Perhaps some individuals who have had some collision with their trustees or committee will ask me if I mean that a teacher ought to be entirely and immediately under the supervision and control of the trustees, just as a mechanic is when employed by another man. By no means. There are various circumstances connected with the nature of this employment, such as the impossibility of the employers fully understanding it in all its details, and the character and the standing of the teacher himself, which always will, in matter of fact, prevent this. The employers always will, in a great many respects, place more confidence in the teacher and in his views than they will in their own. But still, the ultimate power is theirs. Even if they err, if they wish to have a course pursued which is manifestly inexpedient and wrong, they still have a right to decide. It is their work; it is going on at their instance and at their expense, and the power of ultimate decision on all disputed questions must, from the very nature of the case, rest with them. The teacher may, it is true, have his option either to comply with their wishes or to seek employment in another sphere; but while he remains in the employ of any persons, whether in teaching or in any other service, he is bound to yield to the wishes of his employers when they insist upon it, and to submit good-humoredly to their direction when they shall claim their undoubted right to direct.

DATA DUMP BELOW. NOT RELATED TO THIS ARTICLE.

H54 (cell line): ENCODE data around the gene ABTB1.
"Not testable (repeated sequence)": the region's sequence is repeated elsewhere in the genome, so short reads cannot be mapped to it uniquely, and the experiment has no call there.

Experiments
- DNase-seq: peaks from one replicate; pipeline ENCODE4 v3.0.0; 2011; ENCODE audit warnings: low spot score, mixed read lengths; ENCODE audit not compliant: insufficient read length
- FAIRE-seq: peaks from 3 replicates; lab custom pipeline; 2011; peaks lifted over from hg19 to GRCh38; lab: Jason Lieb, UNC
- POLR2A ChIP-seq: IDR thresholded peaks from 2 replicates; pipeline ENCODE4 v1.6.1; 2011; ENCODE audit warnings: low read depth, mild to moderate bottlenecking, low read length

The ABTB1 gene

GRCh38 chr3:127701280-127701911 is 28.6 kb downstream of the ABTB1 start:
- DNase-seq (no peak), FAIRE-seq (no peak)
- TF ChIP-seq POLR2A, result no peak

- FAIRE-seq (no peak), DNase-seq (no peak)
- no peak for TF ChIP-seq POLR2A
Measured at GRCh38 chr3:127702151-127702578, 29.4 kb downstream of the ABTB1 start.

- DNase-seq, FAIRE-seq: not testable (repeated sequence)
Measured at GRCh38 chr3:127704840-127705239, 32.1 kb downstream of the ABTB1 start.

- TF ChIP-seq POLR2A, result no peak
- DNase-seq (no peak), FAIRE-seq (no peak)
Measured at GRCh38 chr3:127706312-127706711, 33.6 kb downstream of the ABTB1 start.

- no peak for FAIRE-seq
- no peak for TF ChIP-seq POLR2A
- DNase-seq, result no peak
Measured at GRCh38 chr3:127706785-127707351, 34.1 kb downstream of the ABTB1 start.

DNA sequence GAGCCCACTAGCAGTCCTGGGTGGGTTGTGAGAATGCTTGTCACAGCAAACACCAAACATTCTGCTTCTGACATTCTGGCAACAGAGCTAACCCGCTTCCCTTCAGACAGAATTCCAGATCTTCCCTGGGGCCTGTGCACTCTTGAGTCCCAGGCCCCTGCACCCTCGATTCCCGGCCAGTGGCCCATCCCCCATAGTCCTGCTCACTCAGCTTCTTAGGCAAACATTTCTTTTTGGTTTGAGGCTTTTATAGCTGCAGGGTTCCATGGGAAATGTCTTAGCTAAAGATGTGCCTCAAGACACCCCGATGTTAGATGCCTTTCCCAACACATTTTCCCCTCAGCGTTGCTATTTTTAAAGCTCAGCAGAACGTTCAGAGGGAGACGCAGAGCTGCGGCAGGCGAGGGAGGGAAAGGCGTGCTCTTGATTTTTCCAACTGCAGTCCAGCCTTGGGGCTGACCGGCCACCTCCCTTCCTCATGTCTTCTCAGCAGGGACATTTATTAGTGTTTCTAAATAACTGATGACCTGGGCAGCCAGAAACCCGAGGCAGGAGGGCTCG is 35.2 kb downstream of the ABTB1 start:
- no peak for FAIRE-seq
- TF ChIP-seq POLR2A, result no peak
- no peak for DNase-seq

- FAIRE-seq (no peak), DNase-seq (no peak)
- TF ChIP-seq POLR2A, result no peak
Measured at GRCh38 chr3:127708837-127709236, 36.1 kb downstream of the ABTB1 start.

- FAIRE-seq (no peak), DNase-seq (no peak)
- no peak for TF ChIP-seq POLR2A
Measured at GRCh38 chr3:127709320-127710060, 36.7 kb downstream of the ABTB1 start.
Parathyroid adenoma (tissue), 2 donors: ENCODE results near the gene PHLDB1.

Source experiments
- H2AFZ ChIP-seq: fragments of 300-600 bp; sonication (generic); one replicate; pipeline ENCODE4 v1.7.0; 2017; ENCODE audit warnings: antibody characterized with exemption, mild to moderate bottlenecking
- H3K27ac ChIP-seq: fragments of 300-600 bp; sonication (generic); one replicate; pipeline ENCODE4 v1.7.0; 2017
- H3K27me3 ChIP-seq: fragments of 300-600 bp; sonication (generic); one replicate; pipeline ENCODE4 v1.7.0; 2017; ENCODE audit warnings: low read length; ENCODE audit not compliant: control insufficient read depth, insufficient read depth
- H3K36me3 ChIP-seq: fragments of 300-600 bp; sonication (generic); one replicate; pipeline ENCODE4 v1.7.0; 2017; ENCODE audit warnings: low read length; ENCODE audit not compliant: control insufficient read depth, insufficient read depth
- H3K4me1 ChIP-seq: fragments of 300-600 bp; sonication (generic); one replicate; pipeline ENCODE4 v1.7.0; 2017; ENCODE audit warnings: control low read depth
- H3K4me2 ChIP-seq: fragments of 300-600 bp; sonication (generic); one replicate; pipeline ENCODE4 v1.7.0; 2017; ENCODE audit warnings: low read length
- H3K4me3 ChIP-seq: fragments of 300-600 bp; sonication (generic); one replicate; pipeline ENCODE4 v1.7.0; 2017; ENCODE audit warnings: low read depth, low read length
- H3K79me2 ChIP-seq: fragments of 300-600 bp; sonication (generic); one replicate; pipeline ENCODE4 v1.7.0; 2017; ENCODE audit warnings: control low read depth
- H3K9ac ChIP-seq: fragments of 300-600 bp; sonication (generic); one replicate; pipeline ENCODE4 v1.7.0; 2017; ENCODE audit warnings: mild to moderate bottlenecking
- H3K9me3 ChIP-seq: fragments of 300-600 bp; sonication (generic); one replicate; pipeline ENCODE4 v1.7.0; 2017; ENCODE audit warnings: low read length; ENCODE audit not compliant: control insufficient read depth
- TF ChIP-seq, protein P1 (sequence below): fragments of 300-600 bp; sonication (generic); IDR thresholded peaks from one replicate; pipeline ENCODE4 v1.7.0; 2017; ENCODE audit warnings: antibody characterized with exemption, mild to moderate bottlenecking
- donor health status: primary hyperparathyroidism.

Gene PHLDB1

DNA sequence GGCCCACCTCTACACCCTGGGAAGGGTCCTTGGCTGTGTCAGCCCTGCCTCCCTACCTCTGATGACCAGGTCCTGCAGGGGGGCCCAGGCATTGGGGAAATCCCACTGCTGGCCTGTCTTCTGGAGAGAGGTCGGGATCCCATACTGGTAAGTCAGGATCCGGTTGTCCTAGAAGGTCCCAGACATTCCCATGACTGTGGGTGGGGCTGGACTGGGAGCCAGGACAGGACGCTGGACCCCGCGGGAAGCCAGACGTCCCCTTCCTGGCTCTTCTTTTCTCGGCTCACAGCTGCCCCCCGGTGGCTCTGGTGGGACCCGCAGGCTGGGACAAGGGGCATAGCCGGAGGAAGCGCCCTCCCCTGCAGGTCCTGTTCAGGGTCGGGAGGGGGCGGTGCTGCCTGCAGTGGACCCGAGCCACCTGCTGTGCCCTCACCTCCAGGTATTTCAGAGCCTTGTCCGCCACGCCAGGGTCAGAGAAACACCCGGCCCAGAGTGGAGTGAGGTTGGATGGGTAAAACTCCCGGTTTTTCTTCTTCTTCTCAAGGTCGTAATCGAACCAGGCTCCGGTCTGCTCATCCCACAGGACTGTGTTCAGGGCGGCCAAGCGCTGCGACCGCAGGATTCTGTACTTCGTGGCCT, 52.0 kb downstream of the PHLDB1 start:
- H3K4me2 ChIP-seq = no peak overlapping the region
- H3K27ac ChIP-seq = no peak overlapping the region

This is to be done, it must be remembered, when they are wrong as well as when they are right. The obligation of the teacher is not founded upon the superior wisdom of his employers in reference to the business for which they have engaged him, for they are very probably his inferiors in this respect, but upon their right as employers to determine how their own work shall be done. A gardener, we will suppose, is engaged by a gentleman to lay out his grounds. The gardener goes to work, and, after a few hours, the gentleman comes out to see how he goes on and to give directions. He proposes something which the gardener, who, to make the case stronger, we will suppose knows better than the proprietor of the grounds, considers ridiculous and absurd; nay, we will suppose it is ridiculous and absurd. Now what can the gardener do? There are obviously two courses. He can say to the proprietor, after a vain attempt to convince him he is wrong, “Well, sir, I will do just as you say. The grounds are yours: I have no interest in it or responsibility, except to accomplish your wishes.” This would be right. Or he might say, “Sir, you have a right to direct upon your own grounds, and I do not wish to interfere with your plans; but I must ask you to obtain another gardener. I have a reputation at stake, and this work, if I do it even at your direction, will be considered as a specimen of my taste and of my planning, so that I must, in justice to myself, decline remaining in your employment.” This, too, would be right, though probably, both in the business of gardening and of teaching, the case ought to be a strong one to render it expedient.